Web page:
Leviathan and Rahab are similar, almost interchangeable. Leviathan appears in the following texts:

Job 3:3-13, Job 40:20-41:6, Psalm 74:9-19, Psalm 104:21-31, Isaiah 26:17-27:6, and (with Behemoth) 2 Esdras 6:44-54.

In Job 3, Job laments his birth. Here are the words of a real poet. He not only wishes he were never born, but that earth and heaven never existed. He prays for the return of Leviathan to reverse the creation:

3‘Let the day perish on which I was born,
and the night that said,
“A man-child is conceived.”
4Let that day be darkness!
May God above not seek it,
or light shine on it.
5Let gloom and deep darkness claim it.
Let clouds settle upon it;
let the blackness of the day terrify it.
6That night—let thick darkness seize it!
let it not rejoice among the days of the year;
let it not come into the number of the months.
7Yes, let that night be barren;
let no joyful cry be heard in it.
8Let those curse it who curse the Sea,
those who are skilled to rouse up Leviathan.
9Let the stars of its dawn be dark;
let it hope for light, but have none;
may it not see the eyelids of the morning—
10because it did not shut the doors of my mother’s womb,
and hide trouble from my eyes.

Yahweh teases Job as he answers from the whirlwind. "Who are you, little man?" Yahweh seems to say. "Are you big enough to defeat Leviathan? Will you put it on a leash for your girls?" Leviathan is not just a sea monster, but the symbol of chaos itself:

41‘Can you draw out Leviathan with a fish-hook,
or press down its tongue with a cord? 2Can you put a rope in its nose,
or pierce its jaw with a hook? 3Will it make many supplications to you?
Will it speak soft words to you? 4Will it make a covenant with you
to be taken as your servant for ever? 5Will you play with it as with a bird,
or will you put it on a leash for your girls? 6Will traders bargain over it?
Will they divide it up among the merchants?

In Psalm 74, the Psalmist prays for deliverance from enemies. The Psalmist praises Yahweh who has defeated chaos before and (hopefully) will come through again. Notice the similarities with Enuma Elish. Yahweh forms from the carcass of the defeated Leviathan streams, food, the stars, etc.

12Yet God my King is from of old,
working salvation in the earth. 13You divided the sea by your might;
you broke the heads of the dragons in the waters. 14You crushed the heads of Leviathan;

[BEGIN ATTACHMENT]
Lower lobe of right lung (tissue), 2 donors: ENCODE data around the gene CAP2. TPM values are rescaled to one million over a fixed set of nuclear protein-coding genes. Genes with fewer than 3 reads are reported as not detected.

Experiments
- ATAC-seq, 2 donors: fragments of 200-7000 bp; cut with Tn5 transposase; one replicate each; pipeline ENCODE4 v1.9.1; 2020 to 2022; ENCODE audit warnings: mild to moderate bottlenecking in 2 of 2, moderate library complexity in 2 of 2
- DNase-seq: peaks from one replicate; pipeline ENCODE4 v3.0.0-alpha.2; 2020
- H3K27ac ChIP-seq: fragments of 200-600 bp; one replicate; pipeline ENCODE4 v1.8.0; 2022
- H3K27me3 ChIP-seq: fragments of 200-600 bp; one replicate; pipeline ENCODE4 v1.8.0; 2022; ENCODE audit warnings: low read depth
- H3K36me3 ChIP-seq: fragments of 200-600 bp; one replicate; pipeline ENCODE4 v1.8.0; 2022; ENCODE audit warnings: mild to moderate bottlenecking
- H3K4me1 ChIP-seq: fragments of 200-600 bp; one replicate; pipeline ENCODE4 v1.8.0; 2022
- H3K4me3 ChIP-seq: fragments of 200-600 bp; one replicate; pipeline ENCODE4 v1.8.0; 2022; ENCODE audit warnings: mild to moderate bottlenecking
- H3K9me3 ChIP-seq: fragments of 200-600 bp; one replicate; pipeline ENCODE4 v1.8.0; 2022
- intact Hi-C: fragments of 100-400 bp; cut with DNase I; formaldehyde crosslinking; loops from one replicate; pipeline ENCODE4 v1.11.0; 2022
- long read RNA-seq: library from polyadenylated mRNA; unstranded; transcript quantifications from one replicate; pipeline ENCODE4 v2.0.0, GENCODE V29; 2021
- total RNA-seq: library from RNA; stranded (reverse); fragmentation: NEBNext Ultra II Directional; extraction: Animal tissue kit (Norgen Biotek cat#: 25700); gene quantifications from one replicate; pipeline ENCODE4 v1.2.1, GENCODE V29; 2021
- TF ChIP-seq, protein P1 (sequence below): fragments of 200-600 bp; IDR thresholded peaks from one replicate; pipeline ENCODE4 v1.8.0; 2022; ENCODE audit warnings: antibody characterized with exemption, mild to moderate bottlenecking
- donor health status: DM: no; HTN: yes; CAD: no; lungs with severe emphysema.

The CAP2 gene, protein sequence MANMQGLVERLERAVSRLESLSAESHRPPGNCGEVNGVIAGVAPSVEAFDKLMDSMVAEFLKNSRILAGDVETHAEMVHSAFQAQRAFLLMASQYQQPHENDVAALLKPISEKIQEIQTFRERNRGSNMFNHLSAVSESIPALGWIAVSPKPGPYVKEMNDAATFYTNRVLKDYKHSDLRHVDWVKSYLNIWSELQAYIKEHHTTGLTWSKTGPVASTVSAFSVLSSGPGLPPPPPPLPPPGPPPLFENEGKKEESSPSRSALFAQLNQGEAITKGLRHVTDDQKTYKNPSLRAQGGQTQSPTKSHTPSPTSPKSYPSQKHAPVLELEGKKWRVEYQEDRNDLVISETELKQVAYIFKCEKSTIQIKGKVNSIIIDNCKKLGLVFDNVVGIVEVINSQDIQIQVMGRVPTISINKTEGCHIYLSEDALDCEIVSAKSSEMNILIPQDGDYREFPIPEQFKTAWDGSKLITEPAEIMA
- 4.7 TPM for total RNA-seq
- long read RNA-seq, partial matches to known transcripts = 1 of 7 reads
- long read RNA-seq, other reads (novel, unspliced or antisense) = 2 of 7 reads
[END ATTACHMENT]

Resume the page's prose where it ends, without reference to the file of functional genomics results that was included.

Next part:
you gave him as food for the creatures of the wilderness. 15You cut openings for springs and torrents;
you dried up ever-flowing streams. 16Yours is the day, yours also the night;
you established the luminaries and the sun. 17You have fixed all the bounds of the earth;
you made summer and winter.

In Psalm 104, the Psalmist reduces Leviathan to a sea monster whom harmlessly sports in the sea. Because of Yahweh's power, Leviathan is not the symbol of chaos, but another creature:

24O Lord, how manifold are your works!
In wisdom you have made them all;
the earth is full of your creatures. 25Yonder is the sea, great and wide,
creeping things innumerable are there,
living things both small and great. 26There go the ships,
and Leviathan that you formed to sport in it.

As we move to Isaiah, Leviathan represents the chaos that Yahweh will defeat. Leviathan is the dragon still present in creation.

20Come, my people, enter your chambers,
and shut your doors behind you; hide yourselves for a little while
until the wrath is past. 21For the Lord comes out from his place
to punish the inhabitants of the earth for their iniquity; the earth will disclose the blood shed on it,
and will no longer cover its slain.

27On that day the Lord with his cruel and great and strong sword will punish Leviathan the fleeing serpent, Leviathan the twisting serpent, and he will kill the dragon that is in the sea.

2On that day: A pleasant vineyard, sing about it! 3 I, the Lord, am its keeper;
every moment I water it. I guard it night and day
so that no one can harm it; 4 I have no wrath. If it gives me thorns and briers,
I will march to battle against it.
I will burn it up. 5Or else let it cling to me for protection,
let it make peace with me,
let it make peace with me.

Leviathan and Rahab represent the Sea, the watery chaos past, present, and future. Creation is the struggle of life over against chaos and destruction, bondage and oppression. Even though they are defeated, they return. Creation is an on-going struggle between the forces of life and the forces of death.

In 1865 Gustav Dore engraved this image of "The Destruction of Leviathan" by Yahweh.

Rahab and Leviathan represent the Sea. Behemoth is on land. He seems to resemble a Hippopotamus. Behemoth is mentioned only in the following passage from Job and in the apocryphal work 2 Esdras. From Job 40, Yahweh is speaking from the whirlwind about Behemoth, who in this text, has been tamed by Yahweh and in this text is the first thing Yahweh created: